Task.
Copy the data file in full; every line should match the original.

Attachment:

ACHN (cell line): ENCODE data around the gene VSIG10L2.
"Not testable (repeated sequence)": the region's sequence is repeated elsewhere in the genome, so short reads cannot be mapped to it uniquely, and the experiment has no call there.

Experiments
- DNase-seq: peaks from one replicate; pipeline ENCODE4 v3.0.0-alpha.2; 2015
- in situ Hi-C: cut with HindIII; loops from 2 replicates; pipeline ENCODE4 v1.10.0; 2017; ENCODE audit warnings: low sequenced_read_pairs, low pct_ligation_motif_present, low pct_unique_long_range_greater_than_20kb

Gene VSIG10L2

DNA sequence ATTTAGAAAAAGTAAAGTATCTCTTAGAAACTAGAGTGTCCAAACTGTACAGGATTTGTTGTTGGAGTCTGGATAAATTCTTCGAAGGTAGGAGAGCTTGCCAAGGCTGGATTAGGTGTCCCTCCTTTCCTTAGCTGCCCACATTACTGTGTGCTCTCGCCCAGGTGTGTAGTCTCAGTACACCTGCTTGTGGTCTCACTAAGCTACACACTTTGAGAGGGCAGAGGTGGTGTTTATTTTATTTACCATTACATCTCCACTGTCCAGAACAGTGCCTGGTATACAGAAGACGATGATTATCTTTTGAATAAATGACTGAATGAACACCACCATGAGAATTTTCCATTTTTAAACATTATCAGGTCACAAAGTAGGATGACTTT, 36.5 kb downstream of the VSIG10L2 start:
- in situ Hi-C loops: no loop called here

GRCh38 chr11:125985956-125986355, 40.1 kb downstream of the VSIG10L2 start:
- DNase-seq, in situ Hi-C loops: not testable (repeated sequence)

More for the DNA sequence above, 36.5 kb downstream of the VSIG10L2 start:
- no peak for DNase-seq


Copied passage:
ACHN (cell line): ENCODE data around the gene VSIG10L2.
"Not testable (repeated sequence)": the region's sequence is repeated elsewhere in the genome, so short reads cannot be mapped to it uniquely, and the experiment has no call there.

Experiments
- DNase-seq: peaks from one replicate; pipeline ENCODE4 v3.0.0-alpha.2; 2015
- in situ Hi-C: cut with HindIII; loops from 2 replicates; pipeline ENCODE4 v1.10.0; 2017; ENCODE audit warnings: low sequenced_read_pairs, low pct_ligation_motif_present, low pct_unique_long_range_greater_than_20kb

Gene VSIG10L2

DNA sequence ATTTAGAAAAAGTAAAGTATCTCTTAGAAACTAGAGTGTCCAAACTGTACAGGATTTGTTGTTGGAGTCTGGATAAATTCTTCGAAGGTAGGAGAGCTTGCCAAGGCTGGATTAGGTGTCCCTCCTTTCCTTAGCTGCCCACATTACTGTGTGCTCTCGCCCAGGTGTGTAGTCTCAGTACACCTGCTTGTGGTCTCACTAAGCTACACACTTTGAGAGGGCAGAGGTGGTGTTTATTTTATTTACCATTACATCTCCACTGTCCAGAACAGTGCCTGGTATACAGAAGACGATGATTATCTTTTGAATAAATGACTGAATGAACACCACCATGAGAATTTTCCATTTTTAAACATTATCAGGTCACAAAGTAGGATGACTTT, 36.5 kb downstream of the VSIG10L2 start:
- in situ Hi-C loops: no loop called here

GRCh38 chr11:125985956-125986355, 40.1 kb downstream of the VSIG10L2 start:
- DNase-seq, in situ Hi-C loops: not testable (repeated sequence)

More for the DNA sequence above, 36.5 kb downstream of the VSIG10L2 start:
- no peak for DNase-seq